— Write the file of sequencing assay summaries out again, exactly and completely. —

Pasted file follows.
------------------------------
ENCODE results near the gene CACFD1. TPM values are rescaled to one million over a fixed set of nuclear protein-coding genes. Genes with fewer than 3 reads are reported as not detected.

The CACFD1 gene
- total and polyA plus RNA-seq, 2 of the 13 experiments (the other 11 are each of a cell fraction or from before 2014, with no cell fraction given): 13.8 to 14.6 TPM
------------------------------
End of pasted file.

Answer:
ENCODE results near the gene CACFD1. TPM values are rescaled to one million over a fixed set of nuclear protein-coding genes. Genes with fewer than 3 reads are reported as not detected.

The CACFD1 gene
- total and polyA plus RNA-seq, 2 of the 13 experiments (the other 11 are each of a cell fraction or from before 2014, with no cell fraction given): 13.8 to 14.6 TPM